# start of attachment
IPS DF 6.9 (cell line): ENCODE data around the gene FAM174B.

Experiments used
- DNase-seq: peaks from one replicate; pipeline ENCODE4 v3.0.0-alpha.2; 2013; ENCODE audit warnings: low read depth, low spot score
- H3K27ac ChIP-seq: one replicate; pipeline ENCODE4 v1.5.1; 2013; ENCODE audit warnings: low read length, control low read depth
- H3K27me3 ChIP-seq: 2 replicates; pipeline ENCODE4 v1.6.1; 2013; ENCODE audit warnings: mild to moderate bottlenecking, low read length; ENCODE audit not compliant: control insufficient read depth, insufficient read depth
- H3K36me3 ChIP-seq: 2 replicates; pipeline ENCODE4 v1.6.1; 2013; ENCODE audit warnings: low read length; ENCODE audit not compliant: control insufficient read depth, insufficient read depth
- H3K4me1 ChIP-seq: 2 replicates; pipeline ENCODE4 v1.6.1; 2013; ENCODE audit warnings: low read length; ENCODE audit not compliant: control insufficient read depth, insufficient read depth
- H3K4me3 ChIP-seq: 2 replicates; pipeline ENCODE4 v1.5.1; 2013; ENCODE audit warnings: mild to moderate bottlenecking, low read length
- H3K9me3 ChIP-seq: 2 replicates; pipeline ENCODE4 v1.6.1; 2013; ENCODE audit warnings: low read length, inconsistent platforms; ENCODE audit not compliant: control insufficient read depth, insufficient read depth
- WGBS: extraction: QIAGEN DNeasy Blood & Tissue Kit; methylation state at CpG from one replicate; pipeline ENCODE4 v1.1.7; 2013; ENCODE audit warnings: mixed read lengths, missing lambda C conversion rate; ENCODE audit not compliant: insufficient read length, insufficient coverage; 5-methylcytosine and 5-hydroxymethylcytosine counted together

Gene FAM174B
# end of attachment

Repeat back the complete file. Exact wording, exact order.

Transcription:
IPS DF 6.9 (cell line): ENCODE data around the gene FAM174B.

Experiments used
- DNase-seq: peaks from one replicate; pipeline ENCODE4 v3.0.0-alpha.2; 2013; ENCODE audit warnings: low read depth, low spot score
- H3K27ac ChIP-seq: one replicate; pipeline ENCODE4 v1.5.1; 2013; ENCODE audit warnings: low read length, control low read depth
- H3K27me3 ChIP-seq: 2 replicates; pipeline ENCODE4 v1.6.1; 2013; ENCODE audit warnings: mild to moderate bottlenecking, low read length; ENCODE audit not compliant: control insufficient read depth, insufficient read depth
- H3K36me3 ChIP-seq: 2 replicates; pipeline ENCODE4 v1.6.1; 2013; ENCODE audit warnings: low read length; ENCODE audit not compliant: control insufficient read depth, insufficient read depth
- H3K4me1 ChIP-seq: 2 replicates; pipeline ENCODE4 v1.6.1; 2013; ENCODE audit warnings: low read length; ENCODE audit not compliant: control insufficient read depth, insufficient read depth
- H3K4me3 ChIP-seq: 2 replicates; pipeline ENCODE4 v1.5.1; 2013; ENCODE audit warnings: mild to moderate bottlenecking, low read length
- H3K9me3 ChIP-seq: 2 replicates; pipeline ENCODE4 v1.6.1; 2013; ENCODE audit warnings: low read length, inconsistent platforms; ENCODE audit not compliant: control insufficient read depth, insufficient read depth
- WGBS: extraction: QIAGEN DNeasy Blood & Tissue Kit; methylation state at CpG from one replicate; pipeline ENCODE4 v1.1.7; 2013; ENCODE audit warnings: mixed read lengths, missing lambda C conversion rate; ENCODE audit not compliant: insufficient read length, insufficient coverage; 5-methylcytosine and 5-hydroxymethylcytosine counted together

Gene FAM174B